A new study from the University of Minnesota College of Veterinary Medicine has revealed a role for the ORMDL3 gene in asthma management. ORMDL3, a gene recently associated with susceptibility to asthma, is now referred to in relation to the body’s ability to harvest inflammatory cells during a respiratory allergic reaction in the airways.
Researchers have identified how ORMDL3 controls inflammatory cells in the airways, thereby causing them to become inflamed, in a mouse example. Scientists have identified factors that regulate the ORMDL3 gene in certain white blood cells, such as eosinophils, during allergic asthma. Eosinophils are white blood cells designed to protect the body from parasites; however, for some types of inflammation, including exposure to allergens, instead of providing protection, they can cause tissue damage leading to asthma or other allergic disorders.
Little is known about the function of ORMDL3 in asthma. By slowing down or, conversely, enhancing the expression of ORMDL3 in eosinophils, the group identified genome-regulated molecules. These molecules allow eosinophils to collect in the airways, where they cause allergic inflammation. By turning off the ORMDL3 gene, the researchers found lower levels of integrins on the surface of eosinophils, which means a decrease in the ability of eosinophils to migrate and cause inflammation in the airways.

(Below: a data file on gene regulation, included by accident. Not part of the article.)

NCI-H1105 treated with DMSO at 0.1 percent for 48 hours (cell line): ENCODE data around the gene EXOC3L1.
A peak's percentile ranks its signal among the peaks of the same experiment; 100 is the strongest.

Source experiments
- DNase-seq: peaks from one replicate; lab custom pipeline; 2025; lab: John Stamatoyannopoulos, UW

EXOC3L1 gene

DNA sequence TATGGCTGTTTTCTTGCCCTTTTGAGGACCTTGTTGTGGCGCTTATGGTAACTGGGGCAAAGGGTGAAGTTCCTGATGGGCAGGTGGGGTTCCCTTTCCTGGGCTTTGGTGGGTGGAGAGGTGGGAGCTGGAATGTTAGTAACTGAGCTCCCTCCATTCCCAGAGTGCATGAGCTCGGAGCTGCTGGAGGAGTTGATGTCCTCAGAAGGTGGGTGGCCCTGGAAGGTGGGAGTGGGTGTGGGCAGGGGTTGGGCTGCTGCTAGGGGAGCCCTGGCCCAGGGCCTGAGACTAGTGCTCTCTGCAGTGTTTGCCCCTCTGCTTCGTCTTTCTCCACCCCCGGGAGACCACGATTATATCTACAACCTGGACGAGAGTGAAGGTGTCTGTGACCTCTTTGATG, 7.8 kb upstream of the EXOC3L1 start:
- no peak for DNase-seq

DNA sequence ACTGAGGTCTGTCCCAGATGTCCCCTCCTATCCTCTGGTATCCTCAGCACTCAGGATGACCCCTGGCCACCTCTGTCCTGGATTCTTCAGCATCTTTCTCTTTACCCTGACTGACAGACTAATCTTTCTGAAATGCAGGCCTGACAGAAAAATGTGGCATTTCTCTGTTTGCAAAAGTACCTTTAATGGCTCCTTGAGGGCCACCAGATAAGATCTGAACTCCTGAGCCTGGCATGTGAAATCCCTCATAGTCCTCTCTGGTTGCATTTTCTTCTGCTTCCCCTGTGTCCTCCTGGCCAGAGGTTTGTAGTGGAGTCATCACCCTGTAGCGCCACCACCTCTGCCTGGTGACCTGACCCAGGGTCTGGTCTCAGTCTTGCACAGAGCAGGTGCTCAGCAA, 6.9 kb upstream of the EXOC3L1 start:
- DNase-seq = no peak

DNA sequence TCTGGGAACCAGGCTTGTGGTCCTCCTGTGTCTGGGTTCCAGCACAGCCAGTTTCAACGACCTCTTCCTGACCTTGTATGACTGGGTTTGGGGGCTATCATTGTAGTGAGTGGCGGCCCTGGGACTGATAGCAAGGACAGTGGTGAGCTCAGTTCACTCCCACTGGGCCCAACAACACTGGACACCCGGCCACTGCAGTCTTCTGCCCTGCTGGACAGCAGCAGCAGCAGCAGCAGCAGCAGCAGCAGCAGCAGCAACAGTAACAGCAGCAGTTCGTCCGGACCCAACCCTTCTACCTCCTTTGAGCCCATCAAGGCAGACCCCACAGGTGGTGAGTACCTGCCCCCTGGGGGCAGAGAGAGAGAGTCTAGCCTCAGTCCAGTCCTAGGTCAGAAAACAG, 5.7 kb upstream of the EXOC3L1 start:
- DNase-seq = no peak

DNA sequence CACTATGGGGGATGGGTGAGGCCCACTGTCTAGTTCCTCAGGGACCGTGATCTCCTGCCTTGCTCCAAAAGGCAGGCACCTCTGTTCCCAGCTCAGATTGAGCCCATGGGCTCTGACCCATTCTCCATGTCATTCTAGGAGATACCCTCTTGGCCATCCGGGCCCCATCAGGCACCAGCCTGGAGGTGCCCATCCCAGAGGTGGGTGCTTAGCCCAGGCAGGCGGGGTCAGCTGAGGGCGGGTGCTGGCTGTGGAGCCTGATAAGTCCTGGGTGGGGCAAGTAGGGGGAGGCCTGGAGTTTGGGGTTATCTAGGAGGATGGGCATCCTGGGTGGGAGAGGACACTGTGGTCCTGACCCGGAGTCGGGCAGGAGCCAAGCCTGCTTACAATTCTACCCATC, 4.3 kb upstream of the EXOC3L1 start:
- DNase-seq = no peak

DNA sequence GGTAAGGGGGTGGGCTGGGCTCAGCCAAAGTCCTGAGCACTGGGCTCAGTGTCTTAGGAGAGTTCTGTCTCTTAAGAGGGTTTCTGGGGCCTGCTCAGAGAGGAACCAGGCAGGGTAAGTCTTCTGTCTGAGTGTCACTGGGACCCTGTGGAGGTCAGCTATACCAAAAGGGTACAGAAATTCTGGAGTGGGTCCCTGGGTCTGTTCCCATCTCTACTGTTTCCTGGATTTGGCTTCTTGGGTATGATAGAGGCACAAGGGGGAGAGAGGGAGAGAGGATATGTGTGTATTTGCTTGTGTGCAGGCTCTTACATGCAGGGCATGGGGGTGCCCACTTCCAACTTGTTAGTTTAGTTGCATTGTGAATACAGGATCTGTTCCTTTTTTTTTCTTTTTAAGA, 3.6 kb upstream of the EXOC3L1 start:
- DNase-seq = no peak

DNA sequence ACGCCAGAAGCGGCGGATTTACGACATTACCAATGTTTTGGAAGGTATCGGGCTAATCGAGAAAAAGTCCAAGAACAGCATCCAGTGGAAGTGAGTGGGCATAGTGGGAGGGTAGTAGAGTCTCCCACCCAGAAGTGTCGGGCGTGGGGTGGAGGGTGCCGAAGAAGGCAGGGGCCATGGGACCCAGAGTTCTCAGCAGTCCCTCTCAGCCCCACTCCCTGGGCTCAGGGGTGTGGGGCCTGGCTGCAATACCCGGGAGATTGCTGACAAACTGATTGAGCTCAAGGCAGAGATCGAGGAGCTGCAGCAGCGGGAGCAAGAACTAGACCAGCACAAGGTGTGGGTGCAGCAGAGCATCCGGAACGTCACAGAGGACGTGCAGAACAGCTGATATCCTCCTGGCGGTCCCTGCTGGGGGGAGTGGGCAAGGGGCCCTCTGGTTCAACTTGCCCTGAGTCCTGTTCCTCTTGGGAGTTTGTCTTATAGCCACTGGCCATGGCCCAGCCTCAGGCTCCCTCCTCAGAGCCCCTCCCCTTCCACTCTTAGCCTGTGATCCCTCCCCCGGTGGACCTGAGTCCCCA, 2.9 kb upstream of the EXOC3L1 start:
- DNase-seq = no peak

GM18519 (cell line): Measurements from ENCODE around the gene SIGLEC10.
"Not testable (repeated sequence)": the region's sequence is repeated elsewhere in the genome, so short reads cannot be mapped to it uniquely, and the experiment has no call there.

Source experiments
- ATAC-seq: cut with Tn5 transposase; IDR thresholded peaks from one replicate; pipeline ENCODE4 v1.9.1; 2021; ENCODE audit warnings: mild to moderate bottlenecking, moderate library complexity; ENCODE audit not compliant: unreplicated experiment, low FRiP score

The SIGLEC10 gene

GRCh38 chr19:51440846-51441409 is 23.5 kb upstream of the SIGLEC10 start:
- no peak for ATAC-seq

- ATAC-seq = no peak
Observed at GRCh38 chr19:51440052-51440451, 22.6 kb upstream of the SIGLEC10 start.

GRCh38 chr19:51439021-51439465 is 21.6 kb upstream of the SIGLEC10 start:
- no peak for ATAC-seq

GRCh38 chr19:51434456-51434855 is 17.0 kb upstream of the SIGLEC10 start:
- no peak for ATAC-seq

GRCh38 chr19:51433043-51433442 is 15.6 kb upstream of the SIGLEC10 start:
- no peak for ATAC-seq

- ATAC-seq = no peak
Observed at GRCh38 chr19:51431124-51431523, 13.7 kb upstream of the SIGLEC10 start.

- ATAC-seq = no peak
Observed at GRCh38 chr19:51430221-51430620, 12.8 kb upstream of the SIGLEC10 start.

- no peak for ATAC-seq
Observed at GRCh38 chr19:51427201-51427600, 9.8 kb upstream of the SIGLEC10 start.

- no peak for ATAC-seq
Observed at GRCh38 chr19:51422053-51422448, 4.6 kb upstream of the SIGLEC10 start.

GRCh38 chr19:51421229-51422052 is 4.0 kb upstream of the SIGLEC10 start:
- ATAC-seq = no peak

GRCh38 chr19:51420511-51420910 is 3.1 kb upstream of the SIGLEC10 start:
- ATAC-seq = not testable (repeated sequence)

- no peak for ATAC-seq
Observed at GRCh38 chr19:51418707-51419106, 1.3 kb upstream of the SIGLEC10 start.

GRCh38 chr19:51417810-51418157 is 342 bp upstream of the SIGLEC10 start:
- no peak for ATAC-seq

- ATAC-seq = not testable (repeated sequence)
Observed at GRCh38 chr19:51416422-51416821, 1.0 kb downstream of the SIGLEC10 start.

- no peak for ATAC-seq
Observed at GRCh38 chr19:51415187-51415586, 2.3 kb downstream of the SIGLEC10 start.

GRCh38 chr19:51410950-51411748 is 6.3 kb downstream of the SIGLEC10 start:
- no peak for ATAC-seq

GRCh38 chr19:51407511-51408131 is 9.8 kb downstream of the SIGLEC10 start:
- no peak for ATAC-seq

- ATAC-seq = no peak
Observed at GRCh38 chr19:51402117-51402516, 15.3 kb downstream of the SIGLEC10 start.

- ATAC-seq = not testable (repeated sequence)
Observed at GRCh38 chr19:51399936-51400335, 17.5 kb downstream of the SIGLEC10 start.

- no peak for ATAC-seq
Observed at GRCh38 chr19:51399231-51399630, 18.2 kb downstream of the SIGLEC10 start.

The authors noted that their discovery is just one piece of the puzzle. The more information available about the role of genes in asthma susceptibility, the better it will be possible to develop new treatment options.
The researchers hope that their discovery will help in the future to better understand the pathogenesis of asthma and the role of genetics in inflammatory allergic reactions. This work applies not only to asthma, but also to potential other gastrointestinal and skin-related allergic disorders. The ORMDL3 gene studied by researchers has been linked to asthma in various ethnic groups around the world.